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Pritzker pardons over 11,000 people for low-level pot offenses
“We will never be able to fully remedy the depth of the damage that has been done,” Gov. J.B. Pritzker said. “But today, here in Illinois, we can govern with the courage to right the wrongs of the past.”

Tuesday, December 31, 2019
Chicago Sun-Times
by Tom Shuba

A day before Illinois is set to lift the prohibition on recreational marijuana, Gov. J.B. Pritzker on Tuesday granted pardons for 11,017 low-level pot offenses from 92 counties statewide.

Flanked by allies and fellow Democratic leaders, including Cook County Board President Toni Preckwinkle and Cook County State’s Attorney Kim Foxx, Pritzker announced the wide-reaching effort during a news conference at the Trinity United Church of Christ on the South Side.

“Over the past 50 years, the war on cannabis has destroyed families. It has filled jails and prisons with nonviolent offenders. It has disproportionately affected black and brown communities” Pritzker said.

“We will never be able to fully remedy the depth of the damage that has been done,” he added. “But today, here in Illinois, we can govern with the courage to right the wrongs of the past.”

Officials estimate 800,000 records could be cleared as part of the legalization law. Those who have been arrested or convicted of a nonviolent misdemeanor or Class 4 felony involving 30 grams of cannabis or less — which is the same amount that will soon be legal to possess — can qualify for expungement.

Illinoisans who have been arrested but not convicted will have their records automatically expunged by the Illinois State Police. However, the more complicated process for expunging convictions includes multiple state agencies and requires the governor to approve any pardons.

Attorney General Kwame Raoul will now file petitions to expunge the offenses pardoned by Pritzker, which must then be approved by a judge. After that, state police and local law enforcement can expunge the records.

The first round of automatic expungements, which includes records dating back to 2013, will be cleared by January 1, 2021. Records from as far back as 2000 will then be expunged by 2023, and offenses from before 2000 will be cleared by 2025.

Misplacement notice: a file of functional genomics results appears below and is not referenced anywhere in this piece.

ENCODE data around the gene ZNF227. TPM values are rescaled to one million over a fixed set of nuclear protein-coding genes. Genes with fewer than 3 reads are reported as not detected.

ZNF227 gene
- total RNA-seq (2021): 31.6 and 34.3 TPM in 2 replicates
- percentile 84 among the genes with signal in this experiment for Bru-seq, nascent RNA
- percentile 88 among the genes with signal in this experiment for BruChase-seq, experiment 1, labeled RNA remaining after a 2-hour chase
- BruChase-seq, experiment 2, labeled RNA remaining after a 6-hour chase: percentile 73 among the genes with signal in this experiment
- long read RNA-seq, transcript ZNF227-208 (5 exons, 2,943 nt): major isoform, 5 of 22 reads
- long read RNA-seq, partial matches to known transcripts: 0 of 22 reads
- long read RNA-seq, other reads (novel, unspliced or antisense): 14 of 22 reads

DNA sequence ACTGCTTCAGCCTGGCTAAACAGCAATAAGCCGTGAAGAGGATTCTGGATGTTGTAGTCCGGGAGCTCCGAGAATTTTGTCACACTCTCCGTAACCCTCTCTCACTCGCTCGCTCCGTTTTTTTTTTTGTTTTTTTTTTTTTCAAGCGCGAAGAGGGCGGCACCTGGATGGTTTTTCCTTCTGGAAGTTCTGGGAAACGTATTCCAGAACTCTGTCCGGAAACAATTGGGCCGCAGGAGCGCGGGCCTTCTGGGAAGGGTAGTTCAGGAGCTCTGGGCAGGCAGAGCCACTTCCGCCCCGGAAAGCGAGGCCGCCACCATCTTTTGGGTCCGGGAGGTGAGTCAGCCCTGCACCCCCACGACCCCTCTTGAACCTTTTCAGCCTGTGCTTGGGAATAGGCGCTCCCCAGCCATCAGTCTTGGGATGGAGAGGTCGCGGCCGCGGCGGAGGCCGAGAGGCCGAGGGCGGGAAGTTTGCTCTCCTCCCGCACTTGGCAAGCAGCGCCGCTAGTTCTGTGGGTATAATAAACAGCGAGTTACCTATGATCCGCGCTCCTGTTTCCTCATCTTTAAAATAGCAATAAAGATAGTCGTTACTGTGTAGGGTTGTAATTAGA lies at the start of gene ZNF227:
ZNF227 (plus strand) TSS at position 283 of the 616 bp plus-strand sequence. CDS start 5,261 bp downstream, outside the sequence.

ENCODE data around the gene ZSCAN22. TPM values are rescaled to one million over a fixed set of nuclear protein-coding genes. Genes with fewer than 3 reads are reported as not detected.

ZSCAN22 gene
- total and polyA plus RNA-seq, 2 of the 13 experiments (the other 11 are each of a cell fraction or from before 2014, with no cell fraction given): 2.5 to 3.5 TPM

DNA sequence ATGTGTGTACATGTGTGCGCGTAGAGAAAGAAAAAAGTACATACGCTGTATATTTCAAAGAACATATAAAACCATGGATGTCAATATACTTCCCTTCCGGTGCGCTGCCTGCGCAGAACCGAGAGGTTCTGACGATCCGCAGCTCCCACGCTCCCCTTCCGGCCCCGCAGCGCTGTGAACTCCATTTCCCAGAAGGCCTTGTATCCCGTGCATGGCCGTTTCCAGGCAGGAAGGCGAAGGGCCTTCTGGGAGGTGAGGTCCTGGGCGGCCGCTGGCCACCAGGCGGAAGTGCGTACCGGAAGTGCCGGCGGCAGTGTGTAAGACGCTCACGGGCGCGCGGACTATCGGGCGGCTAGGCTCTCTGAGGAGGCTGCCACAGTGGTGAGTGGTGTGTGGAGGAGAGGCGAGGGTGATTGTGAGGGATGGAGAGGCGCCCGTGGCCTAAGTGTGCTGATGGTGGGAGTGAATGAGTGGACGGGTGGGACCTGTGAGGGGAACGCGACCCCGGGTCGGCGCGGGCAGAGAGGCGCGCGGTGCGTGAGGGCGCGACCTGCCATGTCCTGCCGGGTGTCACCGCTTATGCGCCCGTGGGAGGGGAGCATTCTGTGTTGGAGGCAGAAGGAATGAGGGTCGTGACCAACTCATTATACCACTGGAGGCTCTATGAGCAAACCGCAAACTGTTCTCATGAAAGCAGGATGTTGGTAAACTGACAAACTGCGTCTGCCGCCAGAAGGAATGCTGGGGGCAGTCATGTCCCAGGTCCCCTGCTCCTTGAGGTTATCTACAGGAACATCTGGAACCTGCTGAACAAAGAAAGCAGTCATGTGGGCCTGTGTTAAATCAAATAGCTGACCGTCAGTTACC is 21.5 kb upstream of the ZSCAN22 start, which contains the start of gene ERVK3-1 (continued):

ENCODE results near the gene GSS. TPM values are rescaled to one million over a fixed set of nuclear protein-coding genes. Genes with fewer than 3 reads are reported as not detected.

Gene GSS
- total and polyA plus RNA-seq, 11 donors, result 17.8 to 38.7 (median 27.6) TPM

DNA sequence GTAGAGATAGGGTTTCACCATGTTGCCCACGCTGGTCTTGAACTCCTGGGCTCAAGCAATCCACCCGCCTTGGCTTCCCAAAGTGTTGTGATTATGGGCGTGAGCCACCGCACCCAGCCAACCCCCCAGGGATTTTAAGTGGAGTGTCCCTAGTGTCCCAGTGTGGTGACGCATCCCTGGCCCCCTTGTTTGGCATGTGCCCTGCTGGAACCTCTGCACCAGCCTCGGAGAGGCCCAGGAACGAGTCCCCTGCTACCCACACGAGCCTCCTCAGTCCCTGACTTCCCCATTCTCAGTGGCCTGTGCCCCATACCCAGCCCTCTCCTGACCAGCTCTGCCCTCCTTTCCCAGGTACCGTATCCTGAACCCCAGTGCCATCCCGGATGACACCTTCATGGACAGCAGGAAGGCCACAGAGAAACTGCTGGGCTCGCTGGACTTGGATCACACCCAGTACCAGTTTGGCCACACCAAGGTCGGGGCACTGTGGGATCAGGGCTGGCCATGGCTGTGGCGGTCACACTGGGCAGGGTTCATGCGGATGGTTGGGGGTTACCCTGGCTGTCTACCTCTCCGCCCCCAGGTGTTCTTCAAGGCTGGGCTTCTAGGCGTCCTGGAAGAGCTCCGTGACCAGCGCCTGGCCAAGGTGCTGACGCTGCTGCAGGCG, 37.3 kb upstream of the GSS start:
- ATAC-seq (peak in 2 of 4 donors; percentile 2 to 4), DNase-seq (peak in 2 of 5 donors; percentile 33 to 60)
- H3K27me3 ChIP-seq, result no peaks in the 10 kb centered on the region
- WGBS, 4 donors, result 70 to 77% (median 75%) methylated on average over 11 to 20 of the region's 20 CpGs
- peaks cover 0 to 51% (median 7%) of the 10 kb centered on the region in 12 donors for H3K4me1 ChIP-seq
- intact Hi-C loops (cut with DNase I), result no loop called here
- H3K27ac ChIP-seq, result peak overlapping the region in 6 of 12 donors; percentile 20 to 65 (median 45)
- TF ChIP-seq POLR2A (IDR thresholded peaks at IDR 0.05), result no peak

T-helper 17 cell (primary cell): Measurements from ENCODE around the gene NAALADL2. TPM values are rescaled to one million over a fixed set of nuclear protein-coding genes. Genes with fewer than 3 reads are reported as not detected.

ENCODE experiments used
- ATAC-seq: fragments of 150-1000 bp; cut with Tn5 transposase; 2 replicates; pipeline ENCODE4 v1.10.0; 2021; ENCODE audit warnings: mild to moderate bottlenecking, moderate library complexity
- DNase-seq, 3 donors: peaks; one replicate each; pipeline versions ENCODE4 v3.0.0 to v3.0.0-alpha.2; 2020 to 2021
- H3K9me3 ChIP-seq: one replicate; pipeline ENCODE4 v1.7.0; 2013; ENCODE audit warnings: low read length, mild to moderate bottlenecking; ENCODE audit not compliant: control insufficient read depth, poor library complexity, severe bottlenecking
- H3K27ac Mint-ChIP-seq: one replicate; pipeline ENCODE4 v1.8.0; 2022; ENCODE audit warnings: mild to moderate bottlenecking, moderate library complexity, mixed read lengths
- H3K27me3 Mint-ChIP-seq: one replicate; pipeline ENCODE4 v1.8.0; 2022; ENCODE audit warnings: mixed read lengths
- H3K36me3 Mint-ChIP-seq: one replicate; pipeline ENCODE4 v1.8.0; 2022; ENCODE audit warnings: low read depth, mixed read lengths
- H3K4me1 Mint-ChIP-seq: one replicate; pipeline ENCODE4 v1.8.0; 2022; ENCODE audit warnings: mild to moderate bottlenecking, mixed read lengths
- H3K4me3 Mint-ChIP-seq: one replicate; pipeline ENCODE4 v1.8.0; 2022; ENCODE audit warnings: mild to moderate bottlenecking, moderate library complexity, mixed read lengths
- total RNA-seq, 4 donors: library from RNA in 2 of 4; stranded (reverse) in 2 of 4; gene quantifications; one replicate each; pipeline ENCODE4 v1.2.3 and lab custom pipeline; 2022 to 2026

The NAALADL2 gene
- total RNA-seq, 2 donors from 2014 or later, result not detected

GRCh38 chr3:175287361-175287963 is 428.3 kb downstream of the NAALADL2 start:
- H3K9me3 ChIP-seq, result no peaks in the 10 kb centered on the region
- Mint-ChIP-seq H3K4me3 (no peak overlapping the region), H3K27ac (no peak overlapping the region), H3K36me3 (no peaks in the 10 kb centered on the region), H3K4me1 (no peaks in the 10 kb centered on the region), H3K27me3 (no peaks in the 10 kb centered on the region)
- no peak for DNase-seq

For Prtizker, Tuesday’s action begins the process of making good on a core campaign promise to center the legalization push around criminal and social justice issues.

“We’re addressing the past harms of discriminatory prosecution of drug laws. We’re restoring the rights of Illinoisans who were denied jobs and housing and child custody and financial aid for school and social services and professional licensing,” Pritzker told a crowd that included Illinois Senate President John Cullerton, the Rev. Jesse Jackson and the Rev. Michael Pfleger.

At a news conference in January 2018, Pritzker vowed to address “historically systemic racism” by creating provisions to bolster minority owner and participation in the cannabis industry. The law will give those with minor weed offenses on their records a leg up in the application process, along with individuals who live in areas that have been hit hardest by drug war-era enforcement policies.

While Illinois will become the 11th state to fully legalize marijuana, it’s the only one that has included provisions to bolster social equity and address past convictions.

“We have taken something that was once illegal and now is legal. In history and times past, that’s not unusual,” said Foxx. “The going back and repairing the harm has never happened before.”

Foxx has launched her own program for expunging pot records in the county, with the help of the San Francisco-based nonprofit Code For America. During a December court hearing, during which Pritzker sat in the gallery, Foxx called for the vacation and expungement of over 1,000 low-level, nonviolent convictions for possession of less than an ounce of cannabis.

Toi Hutchinson, Pritzker’s adviser on cannabis, said Foxx kicking off that process was the start of “a new day in Illinois.”

“Tomorrow marks the end of prohibition in the state of Illinois. And we did that,” said Hutchinson, a former state senator who co-sponsored the legalization law“But it’s just the beginning of what legalization will look like.”



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